Just a boy playing basketball
I came to Carroll County five years ago after spending several years working in Pine Bluff. That was actually my third stint at the paper in Pine Bluff: I served as sports editor there in the mid-1990s, then was a night editor and city hall reporter from 2001-2004 before serving as managing editor from 2010-2014.
During my time as sports editor, I also coached a youth basketball team of 10- and 11-year-old boys.
Iíve written about that team before. They were all African-American boys from the inner city. Many of them had very difficult home lives and even at that age, a couple of them had an edge to them. Initially, I was concerned that keeping them in line might be a challenge.
I learned pretty quickly, however, that they appreciated structure and positive reinforcement. One young man in particular would absolutely light up when I or my assistant coach told him he had done something well.
The young manís name was Alton Randall Jr. And on a basketball court, he did a lot of things well. Long, lean and quick, he was a rebounding machine and a defensive ace. We called him our Dennis Rodman. Alton was a key to our halfcourt press, quick enough to cover the inbound passer and then follow the ball to set a quick double-team after the pass. He wasnít a shooter, but he scored a fair amount of points off offensive rebounds.
Alton could get a little worked up sometimes in practice, and weíd have to step in and calm him down. Most of the time, though, he was fairly quiet. He played with an intensity that you donít often see in an 11-year-old kid.
I never saw Altonís mom, and I knew that his dad was in prison. Iím not sure how he got to practice; I distinctly remember picking up some of the players occasionally in parts of town that I otherwise would never have visited but I donít recall doing that for Alton. Still, he was always there for practice and games.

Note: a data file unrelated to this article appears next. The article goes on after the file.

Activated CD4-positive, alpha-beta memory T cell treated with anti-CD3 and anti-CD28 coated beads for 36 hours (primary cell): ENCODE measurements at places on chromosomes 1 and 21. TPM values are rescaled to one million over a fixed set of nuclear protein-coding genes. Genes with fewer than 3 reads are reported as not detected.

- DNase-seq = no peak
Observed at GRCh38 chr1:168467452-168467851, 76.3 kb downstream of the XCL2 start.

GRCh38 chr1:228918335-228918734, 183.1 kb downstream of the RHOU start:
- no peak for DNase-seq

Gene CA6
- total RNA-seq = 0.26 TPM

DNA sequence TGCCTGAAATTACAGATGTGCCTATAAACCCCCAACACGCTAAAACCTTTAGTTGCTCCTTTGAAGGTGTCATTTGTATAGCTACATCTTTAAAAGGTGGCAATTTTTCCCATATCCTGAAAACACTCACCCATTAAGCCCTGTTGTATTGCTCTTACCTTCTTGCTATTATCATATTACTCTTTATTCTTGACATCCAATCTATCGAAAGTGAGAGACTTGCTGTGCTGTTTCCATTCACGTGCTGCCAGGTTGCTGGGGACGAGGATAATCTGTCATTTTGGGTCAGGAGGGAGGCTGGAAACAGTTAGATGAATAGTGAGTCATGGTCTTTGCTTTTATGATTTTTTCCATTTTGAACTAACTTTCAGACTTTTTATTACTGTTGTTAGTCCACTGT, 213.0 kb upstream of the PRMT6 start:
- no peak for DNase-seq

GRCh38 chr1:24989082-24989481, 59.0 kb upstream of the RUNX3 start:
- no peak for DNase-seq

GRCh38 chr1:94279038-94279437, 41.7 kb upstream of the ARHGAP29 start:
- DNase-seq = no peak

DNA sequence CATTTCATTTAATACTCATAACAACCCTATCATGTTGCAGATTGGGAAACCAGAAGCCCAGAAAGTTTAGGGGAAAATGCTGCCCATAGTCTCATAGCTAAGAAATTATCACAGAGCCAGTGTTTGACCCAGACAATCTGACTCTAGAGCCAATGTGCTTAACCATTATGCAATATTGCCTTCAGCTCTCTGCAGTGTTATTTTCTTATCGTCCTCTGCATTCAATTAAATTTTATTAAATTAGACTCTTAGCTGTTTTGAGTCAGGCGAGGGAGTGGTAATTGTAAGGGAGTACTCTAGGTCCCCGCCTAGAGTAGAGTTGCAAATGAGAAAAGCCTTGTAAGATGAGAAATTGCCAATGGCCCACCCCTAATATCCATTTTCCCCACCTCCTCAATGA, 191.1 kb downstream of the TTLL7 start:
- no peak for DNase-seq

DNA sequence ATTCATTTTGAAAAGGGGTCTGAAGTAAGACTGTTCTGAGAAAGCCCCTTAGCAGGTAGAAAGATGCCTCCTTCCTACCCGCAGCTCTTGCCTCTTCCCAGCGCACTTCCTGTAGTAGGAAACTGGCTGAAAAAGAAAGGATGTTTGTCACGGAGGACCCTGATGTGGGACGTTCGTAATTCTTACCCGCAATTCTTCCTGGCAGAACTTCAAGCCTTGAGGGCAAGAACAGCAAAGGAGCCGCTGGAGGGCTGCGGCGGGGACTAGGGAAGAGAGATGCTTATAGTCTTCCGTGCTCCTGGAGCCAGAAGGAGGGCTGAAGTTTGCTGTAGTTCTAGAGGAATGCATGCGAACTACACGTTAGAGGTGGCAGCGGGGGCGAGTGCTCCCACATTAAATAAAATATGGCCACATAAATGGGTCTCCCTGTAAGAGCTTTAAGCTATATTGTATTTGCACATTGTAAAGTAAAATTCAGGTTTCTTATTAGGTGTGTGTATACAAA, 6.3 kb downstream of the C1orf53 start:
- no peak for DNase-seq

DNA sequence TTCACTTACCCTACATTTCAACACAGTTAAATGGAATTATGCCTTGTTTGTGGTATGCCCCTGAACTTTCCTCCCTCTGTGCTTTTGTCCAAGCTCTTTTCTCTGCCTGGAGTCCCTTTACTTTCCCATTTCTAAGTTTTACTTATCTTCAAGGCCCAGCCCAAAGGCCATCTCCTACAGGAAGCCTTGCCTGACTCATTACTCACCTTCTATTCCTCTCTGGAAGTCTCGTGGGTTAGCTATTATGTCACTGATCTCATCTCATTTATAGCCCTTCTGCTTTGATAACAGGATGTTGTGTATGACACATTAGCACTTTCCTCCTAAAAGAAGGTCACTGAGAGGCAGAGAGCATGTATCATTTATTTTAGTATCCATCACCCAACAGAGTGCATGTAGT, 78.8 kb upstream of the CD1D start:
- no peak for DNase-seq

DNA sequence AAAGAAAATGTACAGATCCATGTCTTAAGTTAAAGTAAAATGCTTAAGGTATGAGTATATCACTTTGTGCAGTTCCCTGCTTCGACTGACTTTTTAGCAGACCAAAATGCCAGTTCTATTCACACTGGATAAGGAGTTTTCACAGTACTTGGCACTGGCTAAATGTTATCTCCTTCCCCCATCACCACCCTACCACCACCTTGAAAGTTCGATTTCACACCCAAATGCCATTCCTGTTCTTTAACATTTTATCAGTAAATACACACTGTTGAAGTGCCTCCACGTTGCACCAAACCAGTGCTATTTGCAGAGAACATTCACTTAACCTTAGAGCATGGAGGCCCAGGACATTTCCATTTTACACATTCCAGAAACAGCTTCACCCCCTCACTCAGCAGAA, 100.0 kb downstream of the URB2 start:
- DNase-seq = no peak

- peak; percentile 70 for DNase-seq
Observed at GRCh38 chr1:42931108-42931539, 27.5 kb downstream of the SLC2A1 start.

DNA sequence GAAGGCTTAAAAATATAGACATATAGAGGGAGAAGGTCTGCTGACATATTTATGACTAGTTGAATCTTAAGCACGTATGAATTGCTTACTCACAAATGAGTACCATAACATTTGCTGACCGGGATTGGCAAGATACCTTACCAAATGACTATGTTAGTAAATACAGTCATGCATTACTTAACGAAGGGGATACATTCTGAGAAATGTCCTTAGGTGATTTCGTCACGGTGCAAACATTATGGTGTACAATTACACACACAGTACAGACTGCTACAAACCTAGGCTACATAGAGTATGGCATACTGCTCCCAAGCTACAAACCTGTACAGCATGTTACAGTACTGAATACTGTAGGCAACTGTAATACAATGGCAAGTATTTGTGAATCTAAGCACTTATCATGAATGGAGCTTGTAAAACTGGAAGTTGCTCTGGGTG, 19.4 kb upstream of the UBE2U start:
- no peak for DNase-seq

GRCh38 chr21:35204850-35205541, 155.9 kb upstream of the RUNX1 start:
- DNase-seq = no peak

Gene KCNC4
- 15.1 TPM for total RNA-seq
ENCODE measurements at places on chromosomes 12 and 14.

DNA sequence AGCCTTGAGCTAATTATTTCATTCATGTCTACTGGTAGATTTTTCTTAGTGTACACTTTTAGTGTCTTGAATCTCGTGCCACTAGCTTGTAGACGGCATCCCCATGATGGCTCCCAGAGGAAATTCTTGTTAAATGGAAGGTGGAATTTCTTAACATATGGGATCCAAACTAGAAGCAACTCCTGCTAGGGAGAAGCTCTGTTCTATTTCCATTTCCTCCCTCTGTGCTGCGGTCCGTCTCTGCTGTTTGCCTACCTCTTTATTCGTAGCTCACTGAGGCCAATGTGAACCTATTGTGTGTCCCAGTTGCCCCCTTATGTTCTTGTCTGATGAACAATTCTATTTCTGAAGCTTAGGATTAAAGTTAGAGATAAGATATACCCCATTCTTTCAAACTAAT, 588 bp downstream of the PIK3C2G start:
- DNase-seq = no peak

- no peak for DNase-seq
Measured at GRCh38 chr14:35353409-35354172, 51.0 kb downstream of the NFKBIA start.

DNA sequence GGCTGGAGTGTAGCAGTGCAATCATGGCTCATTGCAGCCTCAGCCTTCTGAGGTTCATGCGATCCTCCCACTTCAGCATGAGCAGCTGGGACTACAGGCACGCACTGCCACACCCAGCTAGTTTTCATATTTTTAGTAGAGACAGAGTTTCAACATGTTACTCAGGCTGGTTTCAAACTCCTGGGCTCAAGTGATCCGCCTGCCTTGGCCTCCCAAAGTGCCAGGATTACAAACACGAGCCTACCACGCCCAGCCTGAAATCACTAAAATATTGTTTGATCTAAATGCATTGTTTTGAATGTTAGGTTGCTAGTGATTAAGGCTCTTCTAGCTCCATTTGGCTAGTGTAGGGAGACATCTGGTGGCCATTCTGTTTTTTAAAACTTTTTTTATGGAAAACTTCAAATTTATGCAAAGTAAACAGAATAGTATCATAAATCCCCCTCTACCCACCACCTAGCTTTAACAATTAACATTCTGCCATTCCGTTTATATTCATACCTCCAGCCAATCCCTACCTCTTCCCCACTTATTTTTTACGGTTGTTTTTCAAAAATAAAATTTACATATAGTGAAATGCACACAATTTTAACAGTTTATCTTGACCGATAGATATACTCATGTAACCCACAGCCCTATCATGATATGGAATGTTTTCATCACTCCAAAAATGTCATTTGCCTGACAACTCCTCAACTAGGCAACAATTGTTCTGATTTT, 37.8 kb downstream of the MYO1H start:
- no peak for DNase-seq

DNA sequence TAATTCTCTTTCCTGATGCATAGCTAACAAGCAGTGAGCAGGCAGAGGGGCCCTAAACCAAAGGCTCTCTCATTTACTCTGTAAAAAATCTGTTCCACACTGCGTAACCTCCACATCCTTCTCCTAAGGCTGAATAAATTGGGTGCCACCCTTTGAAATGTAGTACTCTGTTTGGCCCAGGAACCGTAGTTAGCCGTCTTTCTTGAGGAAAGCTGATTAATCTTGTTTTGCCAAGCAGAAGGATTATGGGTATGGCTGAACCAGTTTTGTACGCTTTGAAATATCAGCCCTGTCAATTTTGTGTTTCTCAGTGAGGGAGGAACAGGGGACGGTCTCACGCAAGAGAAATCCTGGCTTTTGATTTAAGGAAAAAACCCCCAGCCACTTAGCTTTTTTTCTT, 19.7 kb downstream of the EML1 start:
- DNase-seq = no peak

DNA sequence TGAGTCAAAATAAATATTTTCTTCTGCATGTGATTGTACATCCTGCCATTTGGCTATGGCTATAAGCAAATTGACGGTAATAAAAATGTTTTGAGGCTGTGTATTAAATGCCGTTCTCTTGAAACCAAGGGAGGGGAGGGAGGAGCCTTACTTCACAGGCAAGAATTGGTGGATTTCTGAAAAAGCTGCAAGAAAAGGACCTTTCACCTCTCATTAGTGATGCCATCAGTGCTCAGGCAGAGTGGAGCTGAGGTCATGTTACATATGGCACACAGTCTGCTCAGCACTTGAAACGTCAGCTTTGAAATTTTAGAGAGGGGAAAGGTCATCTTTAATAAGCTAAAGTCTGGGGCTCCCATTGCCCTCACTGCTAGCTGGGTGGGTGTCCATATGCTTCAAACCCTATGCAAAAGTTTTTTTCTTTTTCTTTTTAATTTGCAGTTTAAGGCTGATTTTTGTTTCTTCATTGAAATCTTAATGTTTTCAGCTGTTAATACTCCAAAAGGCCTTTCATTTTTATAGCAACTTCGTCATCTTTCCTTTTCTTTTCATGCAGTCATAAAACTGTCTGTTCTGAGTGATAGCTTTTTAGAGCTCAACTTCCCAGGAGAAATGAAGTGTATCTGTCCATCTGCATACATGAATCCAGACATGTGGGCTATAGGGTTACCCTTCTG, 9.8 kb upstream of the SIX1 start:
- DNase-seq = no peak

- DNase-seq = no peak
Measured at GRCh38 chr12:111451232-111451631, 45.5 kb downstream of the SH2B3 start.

We had a heck of a team, especially the first season. The only games we lost were in tournament play against older kids. I can still name our starting lineup: Alton in the middle, Kendrick at point guard, Kenneth at the off guard, Aaron at power forward and Greg at small forward.
Ultimately, I left Pine Bluff and went to work for the Democrat-Gazette in Little Rock. When my oldest son was old enough for organized sports, I coached his baseball and basketball teams.
I kept up as best I could with the guys I had coached in Pine Bluff. Kendrick and Aaron both switched to football. I even took my sons to watch Kendrick play for Pine Bluff Dollarway in the state championship game. His team lost but Kendrick made a one-handed interception that is one of the best plays Iíve ever seen. Aaron became a star defensive end at Pine Bluff High School and went on to play for the University of Arkansas at Pine Bluff. They are both doing well today, and Iím incredibly grateful for that.
When I returned to Pine Bluff, I saw Kennethís and Altonís names occasionally on our news pages. They were both in and out of trouble and ultimately Alton served some time in prison.
In the fall of 2014, not long after I came to Carroll County, I learned that Kenneth had been shot and killed in Pine Bluff. I was deeply saddened but not entirely shocked.
Last week, I experienced many of the same feelings.
Shortly after midnight on Tuesday, May 28, Pine Bluff police officers responding to a report of shots fired in the 1200 block of Maple Street found 33-year-old Alton Randall Jr. suffering from a gunshot wound. He died at the scene.
I donít know what happened that resulted in Altonís death. I have no doubt that he made many, many poor decisions in his life. But I also wonder how much of a chance he really had to go down another path.
I do know that under the right circumstances, with the right support system, with the right permanent role model, Alton Randall could have had a better life. He could have been a positive, productive member of society.
Sports mean different things to different people. For an almost 50-year-old white man like me, they might mean a chance to relax on the weekend in front of the TV. For an 11-year-old black kid in Pine Bluff whose father is in prison, they might mean a chance to forget about all that for a little while, to run and play and smile and not worry about anything else.
My lasting memory of Alton is his reaction after I had given him some small compliment.
ďGreat defense, Alton!Ē I might have said.
In that moment, he smiled broadly. He was just a boy, happy and free, playing basketball.